unchristian manner! Never shall a French foot cross the threshold of
my dwelling! never shall a French word be spoken there! I was born a
German, and I will die a German. True to my fathers, and to the
commands of my sainted sovereign, who hated and despised these
frivolous French fashions, it shall be my pride to retain the good
old German customs, and never shall a dress cut in the French style
be made in my work-room."

"If you act in this manner, the time of your good fortune is past,"
said Pollnitz.

Pricker paid no attention to him, but looking at the pictures which
hung on the wall, he bowed respectfully before one of them.

"Look!" he said, pointing to one of the portraits, "that is my
great-great-grandfather. He was a German, and the best and ablest of
men. With him began the connection between the houses of
Hohenzollern and Pricker. For him the Prince George William created
the title of court tailor, and he would wear no garment that was not
made by his favorite. He remembered him in his will, and from that
time began the importance of the Prickers.

"Then look at the next picture. It is the portrait of his son, who
was the court tailor of Frederick William, the great elector. He
made the suit worn by the elector at the battle of Fehrbellin; it
was, however, the unhappy duty of his son to make the burial-dress
of this great man.

"But with this portrait begins a new era for Prussia; this was the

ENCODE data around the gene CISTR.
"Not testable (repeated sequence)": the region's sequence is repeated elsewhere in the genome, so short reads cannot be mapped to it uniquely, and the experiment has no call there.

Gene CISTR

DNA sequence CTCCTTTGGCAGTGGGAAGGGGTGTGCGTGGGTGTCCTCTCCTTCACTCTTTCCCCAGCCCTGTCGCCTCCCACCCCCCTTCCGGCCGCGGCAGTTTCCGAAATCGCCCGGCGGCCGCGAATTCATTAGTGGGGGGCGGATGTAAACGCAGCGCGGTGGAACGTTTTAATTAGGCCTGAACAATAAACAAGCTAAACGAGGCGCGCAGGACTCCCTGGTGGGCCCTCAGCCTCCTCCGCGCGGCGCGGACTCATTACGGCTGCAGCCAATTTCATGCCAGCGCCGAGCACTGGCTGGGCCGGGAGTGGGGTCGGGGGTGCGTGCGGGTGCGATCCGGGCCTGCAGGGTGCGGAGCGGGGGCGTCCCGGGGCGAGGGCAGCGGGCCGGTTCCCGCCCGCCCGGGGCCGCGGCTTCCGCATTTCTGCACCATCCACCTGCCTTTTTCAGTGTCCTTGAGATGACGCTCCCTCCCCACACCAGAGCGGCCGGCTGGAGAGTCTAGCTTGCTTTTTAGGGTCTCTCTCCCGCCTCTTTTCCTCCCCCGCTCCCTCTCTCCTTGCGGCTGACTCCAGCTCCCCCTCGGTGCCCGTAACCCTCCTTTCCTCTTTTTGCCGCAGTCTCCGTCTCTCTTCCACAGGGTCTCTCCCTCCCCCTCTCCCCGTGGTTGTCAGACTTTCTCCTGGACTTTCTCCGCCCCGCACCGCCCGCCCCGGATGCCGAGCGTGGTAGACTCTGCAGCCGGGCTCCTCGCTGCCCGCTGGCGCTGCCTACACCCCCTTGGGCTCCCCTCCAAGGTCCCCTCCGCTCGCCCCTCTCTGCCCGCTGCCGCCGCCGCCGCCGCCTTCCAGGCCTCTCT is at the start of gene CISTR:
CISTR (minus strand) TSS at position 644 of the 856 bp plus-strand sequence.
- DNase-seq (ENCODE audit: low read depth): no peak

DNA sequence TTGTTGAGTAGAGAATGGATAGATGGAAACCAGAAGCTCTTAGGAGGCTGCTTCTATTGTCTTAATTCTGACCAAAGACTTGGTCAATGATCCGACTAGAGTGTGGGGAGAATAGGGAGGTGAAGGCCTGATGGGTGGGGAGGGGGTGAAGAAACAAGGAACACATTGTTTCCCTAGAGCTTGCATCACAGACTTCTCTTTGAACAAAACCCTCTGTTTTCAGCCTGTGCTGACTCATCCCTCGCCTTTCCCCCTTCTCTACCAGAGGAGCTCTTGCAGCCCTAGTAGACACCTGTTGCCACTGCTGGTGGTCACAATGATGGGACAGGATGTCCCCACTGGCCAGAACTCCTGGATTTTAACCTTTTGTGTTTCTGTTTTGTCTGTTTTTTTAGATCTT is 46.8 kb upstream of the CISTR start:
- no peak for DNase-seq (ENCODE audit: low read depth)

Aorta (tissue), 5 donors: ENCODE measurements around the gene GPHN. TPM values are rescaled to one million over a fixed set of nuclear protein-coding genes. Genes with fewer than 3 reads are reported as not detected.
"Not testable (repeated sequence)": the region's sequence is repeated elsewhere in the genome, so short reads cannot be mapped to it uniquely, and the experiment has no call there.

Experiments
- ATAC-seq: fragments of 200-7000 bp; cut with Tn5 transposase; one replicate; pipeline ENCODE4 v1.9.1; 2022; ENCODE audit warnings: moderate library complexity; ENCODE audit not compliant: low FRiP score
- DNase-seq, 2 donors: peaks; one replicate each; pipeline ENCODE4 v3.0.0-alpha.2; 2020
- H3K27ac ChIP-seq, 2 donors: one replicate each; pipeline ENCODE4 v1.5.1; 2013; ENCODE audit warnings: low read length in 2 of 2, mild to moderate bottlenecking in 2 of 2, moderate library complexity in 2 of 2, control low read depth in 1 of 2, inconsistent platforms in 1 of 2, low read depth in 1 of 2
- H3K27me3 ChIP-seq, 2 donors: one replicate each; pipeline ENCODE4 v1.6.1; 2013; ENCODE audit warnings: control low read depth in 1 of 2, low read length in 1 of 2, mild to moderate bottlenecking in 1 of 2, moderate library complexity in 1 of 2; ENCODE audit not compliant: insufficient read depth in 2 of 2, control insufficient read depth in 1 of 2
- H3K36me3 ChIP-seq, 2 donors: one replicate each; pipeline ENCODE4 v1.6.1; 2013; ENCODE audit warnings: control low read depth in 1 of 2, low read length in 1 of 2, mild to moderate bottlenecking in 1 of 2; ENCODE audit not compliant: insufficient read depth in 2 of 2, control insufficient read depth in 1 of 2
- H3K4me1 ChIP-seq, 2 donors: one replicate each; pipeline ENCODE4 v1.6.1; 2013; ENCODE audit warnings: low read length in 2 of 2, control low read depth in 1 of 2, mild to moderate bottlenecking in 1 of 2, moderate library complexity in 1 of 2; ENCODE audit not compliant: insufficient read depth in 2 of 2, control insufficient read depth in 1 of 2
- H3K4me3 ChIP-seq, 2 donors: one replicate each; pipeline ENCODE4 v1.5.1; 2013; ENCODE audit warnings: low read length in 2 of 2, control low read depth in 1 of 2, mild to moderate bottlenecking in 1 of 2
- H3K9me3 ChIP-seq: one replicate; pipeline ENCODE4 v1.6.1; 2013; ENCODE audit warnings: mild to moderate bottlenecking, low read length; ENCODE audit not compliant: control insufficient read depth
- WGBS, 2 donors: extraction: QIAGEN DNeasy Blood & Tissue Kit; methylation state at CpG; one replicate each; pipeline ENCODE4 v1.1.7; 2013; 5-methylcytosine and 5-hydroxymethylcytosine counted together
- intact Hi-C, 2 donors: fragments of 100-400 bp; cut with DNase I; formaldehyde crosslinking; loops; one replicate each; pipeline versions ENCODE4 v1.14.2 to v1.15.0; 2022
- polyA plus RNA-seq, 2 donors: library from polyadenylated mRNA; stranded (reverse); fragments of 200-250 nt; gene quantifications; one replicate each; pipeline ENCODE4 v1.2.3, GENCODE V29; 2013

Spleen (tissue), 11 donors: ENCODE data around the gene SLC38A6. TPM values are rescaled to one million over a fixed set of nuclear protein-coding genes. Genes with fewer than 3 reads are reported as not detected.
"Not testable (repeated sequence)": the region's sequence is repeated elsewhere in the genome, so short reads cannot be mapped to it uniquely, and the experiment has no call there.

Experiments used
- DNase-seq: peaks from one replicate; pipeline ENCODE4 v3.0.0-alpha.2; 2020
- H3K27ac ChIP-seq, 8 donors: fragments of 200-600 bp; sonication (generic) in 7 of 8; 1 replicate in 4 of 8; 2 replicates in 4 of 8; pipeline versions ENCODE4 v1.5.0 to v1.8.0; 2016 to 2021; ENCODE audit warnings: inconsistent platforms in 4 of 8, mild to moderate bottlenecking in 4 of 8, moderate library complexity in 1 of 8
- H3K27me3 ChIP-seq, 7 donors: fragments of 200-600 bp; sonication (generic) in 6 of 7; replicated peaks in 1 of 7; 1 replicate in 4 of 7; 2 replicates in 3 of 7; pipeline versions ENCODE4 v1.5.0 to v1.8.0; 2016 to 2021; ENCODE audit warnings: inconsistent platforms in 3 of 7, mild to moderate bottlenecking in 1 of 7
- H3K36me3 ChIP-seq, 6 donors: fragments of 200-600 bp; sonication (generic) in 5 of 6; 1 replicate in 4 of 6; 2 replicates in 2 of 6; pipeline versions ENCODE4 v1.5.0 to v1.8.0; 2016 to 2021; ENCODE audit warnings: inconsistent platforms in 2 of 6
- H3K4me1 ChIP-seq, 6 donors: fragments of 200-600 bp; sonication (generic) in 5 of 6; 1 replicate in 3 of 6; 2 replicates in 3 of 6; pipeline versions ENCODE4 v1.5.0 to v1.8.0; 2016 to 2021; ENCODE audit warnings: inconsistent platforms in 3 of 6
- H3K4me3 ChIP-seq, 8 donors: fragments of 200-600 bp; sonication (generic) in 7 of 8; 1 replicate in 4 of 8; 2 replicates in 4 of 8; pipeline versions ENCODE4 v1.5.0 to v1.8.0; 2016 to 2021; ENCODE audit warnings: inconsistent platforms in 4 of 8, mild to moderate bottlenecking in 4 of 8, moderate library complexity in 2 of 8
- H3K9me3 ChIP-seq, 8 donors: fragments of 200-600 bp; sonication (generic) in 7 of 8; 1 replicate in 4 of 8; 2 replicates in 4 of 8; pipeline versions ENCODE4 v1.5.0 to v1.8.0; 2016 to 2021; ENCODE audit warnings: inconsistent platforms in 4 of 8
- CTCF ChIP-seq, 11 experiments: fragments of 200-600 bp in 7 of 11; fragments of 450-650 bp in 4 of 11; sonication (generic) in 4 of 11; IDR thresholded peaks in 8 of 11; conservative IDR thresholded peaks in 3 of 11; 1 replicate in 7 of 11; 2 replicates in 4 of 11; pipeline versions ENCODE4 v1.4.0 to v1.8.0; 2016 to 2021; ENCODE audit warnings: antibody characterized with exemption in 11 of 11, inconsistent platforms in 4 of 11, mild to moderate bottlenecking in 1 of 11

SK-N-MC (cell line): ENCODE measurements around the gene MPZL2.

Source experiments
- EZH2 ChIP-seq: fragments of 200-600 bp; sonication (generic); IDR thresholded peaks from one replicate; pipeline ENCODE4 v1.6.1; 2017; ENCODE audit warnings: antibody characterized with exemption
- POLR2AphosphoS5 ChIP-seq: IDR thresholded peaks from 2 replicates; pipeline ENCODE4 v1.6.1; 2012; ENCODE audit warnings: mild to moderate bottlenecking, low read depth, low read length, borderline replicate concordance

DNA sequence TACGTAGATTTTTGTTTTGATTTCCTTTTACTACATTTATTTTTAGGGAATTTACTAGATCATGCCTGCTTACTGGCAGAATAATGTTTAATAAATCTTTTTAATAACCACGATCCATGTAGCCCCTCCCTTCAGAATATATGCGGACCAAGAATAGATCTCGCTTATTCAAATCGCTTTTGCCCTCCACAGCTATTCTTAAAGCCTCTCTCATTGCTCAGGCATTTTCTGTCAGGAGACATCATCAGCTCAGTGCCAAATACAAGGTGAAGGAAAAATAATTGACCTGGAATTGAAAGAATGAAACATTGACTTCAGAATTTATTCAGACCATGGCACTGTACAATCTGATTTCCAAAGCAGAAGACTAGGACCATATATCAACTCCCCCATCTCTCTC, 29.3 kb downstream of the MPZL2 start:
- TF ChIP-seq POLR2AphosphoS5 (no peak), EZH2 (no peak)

tailor of Frederick the Third, and he made the robe and mantle which
Frederick wore on the day of his coronation. His son succeeded him,
and now began a new era for the Prickers.

"The son did not follow the example of his father; he was of a
softer, a more poetical nature. He loved flowers and poetry, and
adored beauty; he therefore became a lady's tailor. The princess
royal, Sophia Dorothea, appointed him her tailor. He made the
coronation robe of the queen, and the wedding-dress of the
Margravine of Baireuth.

"When he died he was succeeded by his son, the now living Pricker. I
made the wedding-dress of the Duchess of Brunswick, and the mourning
of the present dowager-queen. And now, in the very presence of my
ancestors, you tempt me to become a traitor to them and to their
customs. No, I am a German, and I remain a German, even should it
cause my ruin!"

He bowed to the amused and astonished baron, and walked proudly
through the hall to his work-room. His wife followed him with folded
hands and heavy sighs.

Pollnitz and the lovely Anna were again alone.

"What an absurd man!" said Pollnitz, laughing. "If Moliere had known
him he would have worked his character into a charming farce."

"You forget that this absurd man may soon be your father-in-law,"
said Anna, sternly, as she left his side.

"That is true," said Pollnitz, smiling; "we will spare him. Come,
one last kiss, my beautiful Anna--one kiss as a reward for my